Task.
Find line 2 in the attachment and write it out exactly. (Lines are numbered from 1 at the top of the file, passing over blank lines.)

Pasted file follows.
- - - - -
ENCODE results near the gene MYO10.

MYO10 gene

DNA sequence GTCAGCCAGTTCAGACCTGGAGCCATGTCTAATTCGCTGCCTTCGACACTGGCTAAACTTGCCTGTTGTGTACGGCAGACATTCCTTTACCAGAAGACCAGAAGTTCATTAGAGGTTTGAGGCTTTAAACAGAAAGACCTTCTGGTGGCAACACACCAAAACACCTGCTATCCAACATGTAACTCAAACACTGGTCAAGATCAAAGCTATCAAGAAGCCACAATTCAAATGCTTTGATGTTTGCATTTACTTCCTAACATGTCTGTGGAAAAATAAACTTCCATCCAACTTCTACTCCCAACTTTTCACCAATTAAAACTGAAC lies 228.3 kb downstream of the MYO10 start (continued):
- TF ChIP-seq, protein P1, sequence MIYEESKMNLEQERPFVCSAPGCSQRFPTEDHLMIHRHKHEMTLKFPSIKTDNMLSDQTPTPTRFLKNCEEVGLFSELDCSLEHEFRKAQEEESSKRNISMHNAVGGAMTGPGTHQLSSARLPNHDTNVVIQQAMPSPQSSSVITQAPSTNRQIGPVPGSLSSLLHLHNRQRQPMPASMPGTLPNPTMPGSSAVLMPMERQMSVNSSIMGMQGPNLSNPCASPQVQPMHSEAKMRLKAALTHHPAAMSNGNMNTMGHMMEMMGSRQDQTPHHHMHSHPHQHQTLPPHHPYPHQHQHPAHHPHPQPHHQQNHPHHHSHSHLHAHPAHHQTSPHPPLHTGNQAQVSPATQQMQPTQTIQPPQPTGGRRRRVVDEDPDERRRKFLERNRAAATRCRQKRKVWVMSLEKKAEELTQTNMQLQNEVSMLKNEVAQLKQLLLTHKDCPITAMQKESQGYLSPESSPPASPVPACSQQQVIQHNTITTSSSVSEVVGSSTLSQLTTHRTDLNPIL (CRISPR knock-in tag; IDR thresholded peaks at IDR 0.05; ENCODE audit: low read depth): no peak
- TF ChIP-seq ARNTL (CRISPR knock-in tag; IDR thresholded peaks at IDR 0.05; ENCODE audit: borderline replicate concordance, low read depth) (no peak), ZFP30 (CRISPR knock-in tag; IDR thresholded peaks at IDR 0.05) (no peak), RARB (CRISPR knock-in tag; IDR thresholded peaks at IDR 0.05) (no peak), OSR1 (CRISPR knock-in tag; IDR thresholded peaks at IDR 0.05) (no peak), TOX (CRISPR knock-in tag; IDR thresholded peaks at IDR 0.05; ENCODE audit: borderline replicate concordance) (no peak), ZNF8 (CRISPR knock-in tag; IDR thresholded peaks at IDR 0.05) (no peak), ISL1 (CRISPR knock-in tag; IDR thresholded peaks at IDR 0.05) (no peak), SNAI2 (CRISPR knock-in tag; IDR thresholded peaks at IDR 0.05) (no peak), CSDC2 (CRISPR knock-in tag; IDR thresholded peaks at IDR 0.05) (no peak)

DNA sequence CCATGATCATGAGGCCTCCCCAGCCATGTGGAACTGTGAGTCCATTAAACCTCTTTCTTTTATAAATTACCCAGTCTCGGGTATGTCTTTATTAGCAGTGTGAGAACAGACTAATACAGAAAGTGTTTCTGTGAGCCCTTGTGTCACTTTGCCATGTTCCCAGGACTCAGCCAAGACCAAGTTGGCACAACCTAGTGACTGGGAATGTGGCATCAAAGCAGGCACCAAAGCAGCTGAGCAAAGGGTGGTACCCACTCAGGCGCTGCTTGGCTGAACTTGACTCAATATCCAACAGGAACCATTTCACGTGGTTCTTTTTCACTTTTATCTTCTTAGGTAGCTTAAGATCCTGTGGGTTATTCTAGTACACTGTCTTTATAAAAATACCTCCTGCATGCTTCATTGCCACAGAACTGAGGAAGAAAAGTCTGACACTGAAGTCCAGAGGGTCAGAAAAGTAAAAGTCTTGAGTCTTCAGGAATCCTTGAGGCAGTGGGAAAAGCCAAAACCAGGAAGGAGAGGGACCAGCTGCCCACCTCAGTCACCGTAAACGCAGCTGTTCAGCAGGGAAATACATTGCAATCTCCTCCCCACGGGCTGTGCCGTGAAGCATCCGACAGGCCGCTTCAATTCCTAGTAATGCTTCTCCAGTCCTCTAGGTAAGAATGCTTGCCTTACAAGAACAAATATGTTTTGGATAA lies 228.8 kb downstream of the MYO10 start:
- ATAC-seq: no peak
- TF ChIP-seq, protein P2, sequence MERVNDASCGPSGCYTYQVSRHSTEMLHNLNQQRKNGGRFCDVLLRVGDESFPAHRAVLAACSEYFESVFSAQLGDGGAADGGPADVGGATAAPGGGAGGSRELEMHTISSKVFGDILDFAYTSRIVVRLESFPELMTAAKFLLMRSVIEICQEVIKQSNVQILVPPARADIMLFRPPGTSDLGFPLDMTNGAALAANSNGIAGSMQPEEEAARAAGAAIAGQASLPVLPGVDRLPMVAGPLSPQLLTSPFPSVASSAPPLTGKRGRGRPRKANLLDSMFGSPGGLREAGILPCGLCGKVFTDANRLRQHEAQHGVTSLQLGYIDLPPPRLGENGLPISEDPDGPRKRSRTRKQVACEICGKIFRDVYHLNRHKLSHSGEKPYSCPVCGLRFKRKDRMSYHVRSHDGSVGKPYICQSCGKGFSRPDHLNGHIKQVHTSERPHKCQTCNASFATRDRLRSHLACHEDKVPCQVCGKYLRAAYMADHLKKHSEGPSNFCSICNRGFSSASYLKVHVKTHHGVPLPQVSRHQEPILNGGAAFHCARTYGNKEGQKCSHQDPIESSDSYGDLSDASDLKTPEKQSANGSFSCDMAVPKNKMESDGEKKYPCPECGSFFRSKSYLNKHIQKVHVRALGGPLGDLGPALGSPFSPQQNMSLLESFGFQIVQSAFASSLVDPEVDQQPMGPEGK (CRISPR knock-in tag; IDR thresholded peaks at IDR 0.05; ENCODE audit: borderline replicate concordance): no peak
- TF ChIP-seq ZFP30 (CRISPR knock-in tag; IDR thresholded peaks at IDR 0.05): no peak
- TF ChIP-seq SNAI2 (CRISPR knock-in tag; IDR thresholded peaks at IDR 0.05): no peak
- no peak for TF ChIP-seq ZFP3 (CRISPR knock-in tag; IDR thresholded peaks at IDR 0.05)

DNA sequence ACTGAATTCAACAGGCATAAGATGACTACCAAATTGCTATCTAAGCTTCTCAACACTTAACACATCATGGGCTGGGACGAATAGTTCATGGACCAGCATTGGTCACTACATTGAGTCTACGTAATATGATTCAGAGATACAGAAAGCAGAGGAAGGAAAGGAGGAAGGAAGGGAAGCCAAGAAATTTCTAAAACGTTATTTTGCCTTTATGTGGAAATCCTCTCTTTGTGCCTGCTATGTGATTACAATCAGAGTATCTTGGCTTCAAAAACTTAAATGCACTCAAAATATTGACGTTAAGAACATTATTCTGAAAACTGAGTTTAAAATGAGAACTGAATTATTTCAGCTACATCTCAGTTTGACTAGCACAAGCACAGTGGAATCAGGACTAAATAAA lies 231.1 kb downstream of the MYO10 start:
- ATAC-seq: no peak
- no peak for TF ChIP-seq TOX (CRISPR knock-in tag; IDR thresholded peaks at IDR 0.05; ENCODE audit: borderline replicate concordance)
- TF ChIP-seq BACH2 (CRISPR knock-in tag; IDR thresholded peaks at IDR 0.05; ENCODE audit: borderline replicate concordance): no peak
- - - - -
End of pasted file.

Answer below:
MYO10 gene